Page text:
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Trick or Treat: Surviving Halloween With Your Sleep Routine Intact

(child in costume eating candy). Halloween can wreak havoc with your child’s sleep schedule. Use our tips to stay on track so everyone feels rested.

Ah, Halloween! A night of costumes, candy, and… bedtime chaos? We all want our kids to revel in the magic of this spooktacular holiday. But there’s a real horror story lurking: the prospect of sleep-deprived munchkins wreaking havoc for days. Fear not, this blog aims to equip you with tips and tricks (no pun intended) to balance the fun with good sleep habits. Because nobody wants a zombie kid after Halloween—unless it’s a costume, of course. 

Planning Ahead

Okay, folks, let’s not wing this. A bit of planning can mean the difference between a night of fun and a next-day nightmare of cranky, sleep-deprived kiddos. Here’s what you need to think about.

Choose your time wisely

Timing is crucial on Halloween night. Trick-or-treating usually kicks off around 5:30 to 6:00 pm and you should plan to wrap things up not too far past your kiddo’s regular bedtime. Why? Straying more than 30 minutes beyond the usual lights-out time can result in a sleep deficit. That’s a fancy way of saying your child will be short on snooze time that cannot be made up in one day.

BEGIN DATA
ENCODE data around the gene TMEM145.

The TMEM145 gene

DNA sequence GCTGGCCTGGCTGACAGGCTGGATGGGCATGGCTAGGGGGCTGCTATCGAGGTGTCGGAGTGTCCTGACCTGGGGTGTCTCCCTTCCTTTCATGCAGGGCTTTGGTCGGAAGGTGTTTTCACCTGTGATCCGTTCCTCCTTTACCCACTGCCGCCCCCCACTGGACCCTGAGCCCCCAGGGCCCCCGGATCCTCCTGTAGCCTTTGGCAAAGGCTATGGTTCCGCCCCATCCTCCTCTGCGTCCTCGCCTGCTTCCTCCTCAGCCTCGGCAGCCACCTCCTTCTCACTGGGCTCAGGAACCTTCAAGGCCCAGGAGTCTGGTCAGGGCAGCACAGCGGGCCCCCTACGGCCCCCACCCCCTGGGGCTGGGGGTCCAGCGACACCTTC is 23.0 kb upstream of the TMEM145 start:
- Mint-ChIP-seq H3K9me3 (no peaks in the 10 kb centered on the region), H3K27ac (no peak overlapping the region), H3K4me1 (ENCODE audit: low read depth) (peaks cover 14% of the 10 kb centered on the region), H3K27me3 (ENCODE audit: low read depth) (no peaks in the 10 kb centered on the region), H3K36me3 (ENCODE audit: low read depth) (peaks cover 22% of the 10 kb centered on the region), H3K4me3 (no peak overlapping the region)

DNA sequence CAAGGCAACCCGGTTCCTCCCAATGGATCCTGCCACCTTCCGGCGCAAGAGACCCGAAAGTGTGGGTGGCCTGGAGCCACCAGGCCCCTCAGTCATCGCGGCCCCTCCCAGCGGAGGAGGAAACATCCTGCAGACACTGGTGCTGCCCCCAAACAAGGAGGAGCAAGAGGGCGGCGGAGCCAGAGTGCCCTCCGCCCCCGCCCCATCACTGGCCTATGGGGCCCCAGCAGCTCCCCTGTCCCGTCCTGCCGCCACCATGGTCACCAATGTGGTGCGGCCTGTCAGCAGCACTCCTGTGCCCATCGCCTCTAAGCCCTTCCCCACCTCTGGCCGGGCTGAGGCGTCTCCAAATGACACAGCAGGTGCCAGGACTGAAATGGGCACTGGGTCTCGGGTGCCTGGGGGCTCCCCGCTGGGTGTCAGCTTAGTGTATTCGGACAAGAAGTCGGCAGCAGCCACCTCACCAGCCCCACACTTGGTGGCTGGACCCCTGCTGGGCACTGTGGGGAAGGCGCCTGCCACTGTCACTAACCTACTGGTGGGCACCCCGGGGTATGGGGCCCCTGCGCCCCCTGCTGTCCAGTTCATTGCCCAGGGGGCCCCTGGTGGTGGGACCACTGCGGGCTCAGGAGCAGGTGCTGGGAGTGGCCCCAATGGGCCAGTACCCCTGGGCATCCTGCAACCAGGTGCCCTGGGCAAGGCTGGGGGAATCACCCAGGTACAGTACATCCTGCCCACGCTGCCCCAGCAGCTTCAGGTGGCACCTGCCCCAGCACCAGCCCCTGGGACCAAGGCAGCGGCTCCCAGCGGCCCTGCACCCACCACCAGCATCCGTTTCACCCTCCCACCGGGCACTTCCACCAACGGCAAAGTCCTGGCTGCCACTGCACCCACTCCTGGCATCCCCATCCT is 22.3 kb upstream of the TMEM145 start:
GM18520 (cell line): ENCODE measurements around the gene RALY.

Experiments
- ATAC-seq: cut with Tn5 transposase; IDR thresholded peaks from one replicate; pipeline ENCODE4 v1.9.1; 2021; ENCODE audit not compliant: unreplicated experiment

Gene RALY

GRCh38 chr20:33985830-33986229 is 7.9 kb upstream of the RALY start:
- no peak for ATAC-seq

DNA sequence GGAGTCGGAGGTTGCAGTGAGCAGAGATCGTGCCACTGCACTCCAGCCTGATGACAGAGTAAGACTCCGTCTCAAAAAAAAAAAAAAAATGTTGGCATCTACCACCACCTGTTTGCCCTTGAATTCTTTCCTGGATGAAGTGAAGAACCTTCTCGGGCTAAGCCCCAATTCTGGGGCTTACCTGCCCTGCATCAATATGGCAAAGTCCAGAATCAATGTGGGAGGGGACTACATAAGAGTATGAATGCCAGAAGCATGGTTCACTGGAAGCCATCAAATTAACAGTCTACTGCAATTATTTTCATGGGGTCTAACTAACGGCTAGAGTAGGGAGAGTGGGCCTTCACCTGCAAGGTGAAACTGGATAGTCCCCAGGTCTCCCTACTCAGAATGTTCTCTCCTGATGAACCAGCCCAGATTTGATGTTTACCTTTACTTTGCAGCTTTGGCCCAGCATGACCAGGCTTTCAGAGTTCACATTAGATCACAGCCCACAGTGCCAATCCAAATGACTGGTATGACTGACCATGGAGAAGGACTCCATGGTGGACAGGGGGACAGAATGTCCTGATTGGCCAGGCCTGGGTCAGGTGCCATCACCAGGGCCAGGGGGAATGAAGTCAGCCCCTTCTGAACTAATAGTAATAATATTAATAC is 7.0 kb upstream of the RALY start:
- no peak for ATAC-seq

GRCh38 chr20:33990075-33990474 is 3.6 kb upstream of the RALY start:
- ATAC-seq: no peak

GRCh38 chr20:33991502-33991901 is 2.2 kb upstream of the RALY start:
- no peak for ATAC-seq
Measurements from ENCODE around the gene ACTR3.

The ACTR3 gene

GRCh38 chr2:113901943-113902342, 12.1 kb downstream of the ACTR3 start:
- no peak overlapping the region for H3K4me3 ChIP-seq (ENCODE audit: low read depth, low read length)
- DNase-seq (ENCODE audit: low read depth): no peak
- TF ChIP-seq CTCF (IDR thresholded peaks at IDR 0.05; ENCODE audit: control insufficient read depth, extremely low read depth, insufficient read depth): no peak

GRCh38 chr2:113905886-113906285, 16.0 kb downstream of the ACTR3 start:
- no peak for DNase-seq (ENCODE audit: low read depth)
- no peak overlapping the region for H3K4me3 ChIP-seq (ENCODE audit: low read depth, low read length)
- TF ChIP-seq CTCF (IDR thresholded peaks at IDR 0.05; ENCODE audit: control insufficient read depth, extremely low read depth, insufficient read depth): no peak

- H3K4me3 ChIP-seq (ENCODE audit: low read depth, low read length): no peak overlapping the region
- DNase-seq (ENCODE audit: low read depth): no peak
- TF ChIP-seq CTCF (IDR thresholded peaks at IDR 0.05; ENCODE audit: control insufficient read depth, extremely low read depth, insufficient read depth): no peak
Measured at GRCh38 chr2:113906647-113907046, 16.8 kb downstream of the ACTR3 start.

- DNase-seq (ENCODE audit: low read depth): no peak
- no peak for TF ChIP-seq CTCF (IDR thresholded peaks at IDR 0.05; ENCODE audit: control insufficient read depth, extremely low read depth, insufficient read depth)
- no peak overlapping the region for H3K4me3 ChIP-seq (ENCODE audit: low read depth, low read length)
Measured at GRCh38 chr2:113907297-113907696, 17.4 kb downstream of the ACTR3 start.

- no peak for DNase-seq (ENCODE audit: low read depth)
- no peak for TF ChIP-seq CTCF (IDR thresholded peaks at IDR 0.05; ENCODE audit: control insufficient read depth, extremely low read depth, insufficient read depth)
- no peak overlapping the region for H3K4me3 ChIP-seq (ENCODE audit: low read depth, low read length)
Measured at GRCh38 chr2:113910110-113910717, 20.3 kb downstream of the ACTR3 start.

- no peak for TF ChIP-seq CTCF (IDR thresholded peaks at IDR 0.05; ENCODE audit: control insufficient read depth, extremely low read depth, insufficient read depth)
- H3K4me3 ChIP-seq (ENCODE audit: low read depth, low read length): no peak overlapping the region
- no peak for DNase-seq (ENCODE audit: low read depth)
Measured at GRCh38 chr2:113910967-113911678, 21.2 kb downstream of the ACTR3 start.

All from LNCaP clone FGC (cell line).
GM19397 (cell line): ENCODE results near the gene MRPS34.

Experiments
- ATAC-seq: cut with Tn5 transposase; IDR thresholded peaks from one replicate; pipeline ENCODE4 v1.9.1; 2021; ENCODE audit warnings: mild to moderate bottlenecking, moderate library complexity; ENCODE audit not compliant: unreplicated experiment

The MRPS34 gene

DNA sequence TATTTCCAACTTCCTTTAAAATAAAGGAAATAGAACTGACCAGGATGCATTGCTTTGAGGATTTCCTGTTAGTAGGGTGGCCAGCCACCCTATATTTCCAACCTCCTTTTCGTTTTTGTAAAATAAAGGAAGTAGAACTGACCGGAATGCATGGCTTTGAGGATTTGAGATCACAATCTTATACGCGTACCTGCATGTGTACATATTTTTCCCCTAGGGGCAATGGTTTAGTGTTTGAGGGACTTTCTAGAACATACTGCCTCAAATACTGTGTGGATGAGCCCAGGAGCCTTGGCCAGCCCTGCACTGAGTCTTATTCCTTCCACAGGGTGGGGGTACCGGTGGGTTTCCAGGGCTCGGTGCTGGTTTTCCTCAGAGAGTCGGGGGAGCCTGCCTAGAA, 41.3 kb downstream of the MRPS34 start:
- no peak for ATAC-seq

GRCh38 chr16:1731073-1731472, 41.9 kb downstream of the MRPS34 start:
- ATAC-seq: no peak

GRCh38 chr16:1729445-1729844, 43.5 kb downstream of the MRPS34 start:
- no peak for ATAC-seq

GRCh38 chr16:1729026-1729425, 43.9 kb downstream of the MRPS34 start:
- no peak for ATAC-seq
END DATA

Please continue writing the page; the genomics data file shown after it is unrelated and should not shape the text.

Pick your route

Ah, the route. That seemingly minor detail that can turn a delightful outing into a drawn-out ordeal, not to mention get you home late. Choose a path that’s not too long, but also not too short; you want your little ones tired but not overstimulated.

Pre-bedtime chat

Before the costumes go on, sit down with your kids and have a heart-to-heart about the plan for the night. Let them know that tonight is an exception to the rule, a one-off. Explain that they’ll need to head straight to bed after the festivities to recharge for the next day. The idea is to set expectations early, so that when the clock strikes bedtime, they’re ready to call it a night. 

Rest up